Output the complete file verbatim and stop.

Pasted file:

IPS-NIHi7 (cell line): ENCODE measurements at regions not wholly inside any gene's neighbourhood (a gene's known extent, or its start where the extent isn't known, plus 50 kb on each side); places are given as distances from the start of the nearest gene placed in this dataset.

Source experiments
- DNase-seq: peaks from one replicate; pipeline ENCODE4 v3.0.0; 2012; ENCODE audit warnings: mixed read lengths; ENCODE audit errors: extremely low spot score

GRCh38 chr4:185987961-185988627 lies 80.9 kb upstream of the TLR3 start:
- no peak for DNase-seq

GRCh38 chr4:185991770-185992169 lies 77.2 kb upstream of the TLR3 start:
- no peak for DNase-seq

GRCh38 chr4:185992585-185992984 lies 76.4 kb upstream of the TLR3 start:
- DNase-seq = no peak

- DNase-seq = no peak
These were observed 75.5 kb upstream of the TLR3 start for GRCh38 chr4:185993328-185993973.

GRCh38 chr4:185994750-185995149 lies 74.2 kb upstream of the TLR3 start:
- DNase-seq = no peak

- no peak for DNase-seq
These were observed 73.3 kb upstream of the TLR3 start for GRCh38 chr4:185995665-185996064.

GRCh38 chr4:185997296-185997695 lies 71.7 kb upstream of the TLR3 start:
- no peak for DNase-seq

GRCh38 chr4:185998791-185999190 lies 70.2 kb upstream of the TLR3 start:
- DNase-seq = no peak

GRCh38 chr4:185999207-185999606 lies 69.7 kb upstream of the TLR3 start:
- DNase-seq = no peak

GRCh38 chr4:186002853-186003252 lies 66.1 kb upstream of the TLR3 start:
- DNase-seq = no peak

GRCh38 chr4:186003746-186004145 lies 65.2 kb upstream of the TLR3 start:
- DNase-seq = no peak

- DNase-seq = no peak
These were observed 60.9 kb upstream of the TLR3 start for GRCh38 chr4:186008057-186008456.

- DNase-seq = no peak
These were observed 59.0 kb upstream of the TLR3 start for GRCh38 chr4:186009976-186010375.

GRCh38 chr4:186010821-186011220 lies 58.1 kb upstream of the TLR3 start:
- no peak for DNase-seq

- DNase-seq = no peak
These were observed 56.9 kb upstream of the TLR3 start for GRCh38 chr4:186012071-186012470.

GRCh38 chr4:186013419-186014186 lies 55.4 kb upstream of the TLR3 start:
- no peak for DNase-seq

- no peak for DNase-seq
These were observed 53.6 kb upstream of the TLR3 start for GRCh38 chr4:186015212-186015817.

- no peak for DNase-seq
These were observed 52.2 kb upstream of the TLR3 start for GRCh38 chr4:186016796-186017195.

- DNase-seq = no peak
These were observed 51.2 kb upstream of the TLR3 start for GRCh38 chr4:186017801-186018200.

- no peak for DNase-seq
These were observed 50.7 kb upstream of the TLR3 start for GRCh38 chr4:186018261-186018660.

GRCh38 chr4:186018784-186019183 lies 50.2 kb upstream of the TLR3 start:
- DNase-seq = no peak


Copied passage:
IPS-NIHi7 (cell line): ENCODE measurements at regions not wholly inside any gene's neighbourhood (a gene's known extent, or its start where the extent isn't known, plus 50 kb on each side); places are given as distances from the start of the nearest gene placed in this dataset.

Source experiments
- DNase-seq: peaks from one replicate; pipeline ENCODE4 v3.0.0; 2012; ENCODE audit warnings: mixed read lengths; ENCODE audit errors: extremely low spot score

GRCh38 chr4:185987961-185988627 lies 80.9 kb upstream of the TLR3 start:
- no peak for DNase-seq

GRCh38 chr4:185991770-185992169 lies 77.2 kb upstream of the TLR3 start:
- no peak for DNase-seq

GRCh38 chr4:185992585-185992984 lies 76.4 kb upstream of the TLR3 start:
- DNase-seq = no peak

- DNase-seq = no peak
These were observed 75.5 kb upstream of the TLR3 start for GRCh38 chr4:185993328-185993973.

GRCh38 chr4:185994750-185995149 lies 74.2 kb upstream of the TLR3 start:
- DNase-seq = no peak

- no peak for DNase-seq
These were observed 73.3 kb upstream of the TLR3 start for GRCh38 chr4:185995665-185996064.

GRCh38 chr4:185997296-185997695 lies 71.7 kb upstream of the TLR3 start:
- no peak for DNase-seq

GRCh38 chr4:185998791-185999190 lies 70.2 kb upstream of the TLR3 start:
- DNase-seq = no peak

GRCh38 chr4:185999207-185999606 lies 69.7 kb upstream of the TLR3 start:
- DNase-seq = no peak

GRCh38 chr4:186002853-186003252 lies 66.1 kb upstream of the TLR3 start:
- DNase-seq = no peak

GRCh38 chr4:186003746-186004145 lies 65.2 kb upstream of the TLR3 start:
- DNase-seq = no peak

- DNase-seq = no peak
These were observed 60.9 kb upstream of the TLR3 start for GRCh38 chr4:186008057-186008456.

- DNase-seq = no peak
These were observed 59.0 kb upstream of the TLR3 start for GRCh38 chr4:186009976-186010375.

GRCh38 chr4:186010821-186011220 lies 58.1 kb upstream of the TLR3 start:
- no peak for DNase-seq

- DNase-seq = no peak
These were observed 56.9 kb upstream of the TLR3 start for GRCh38 chr4:186012071-186012470.

GRCh38 chr4:186013419-186014186 lies 55.4 kb upstream of the TLR3 start:
- no peak for DNase-seq

- no peak for DNase-seq
These were observed 53.6 kb upstream of the TLR3 start for GRCh38 chr4:186015212-186015817.

- no peak for DNase-seq
These were observed 52.2 kb upstream of the TLR3 start for GRCh38 chr4:186016796-186017195.

- DNase-seq = no peak
These were observed 51.2 kb upstream of the TLR3 start for GRCh38 chr4:186017801-186018200.

- no peak for DNase-seq
These were observed 50.7 kb upstream of the TLR3 start for GRCh38 chr4:186018261-186018660.

GRCh38 chr4:186018784-186019183 lies 50.2 kb upstream of the TLR3 start:
- DNase-seq = no peak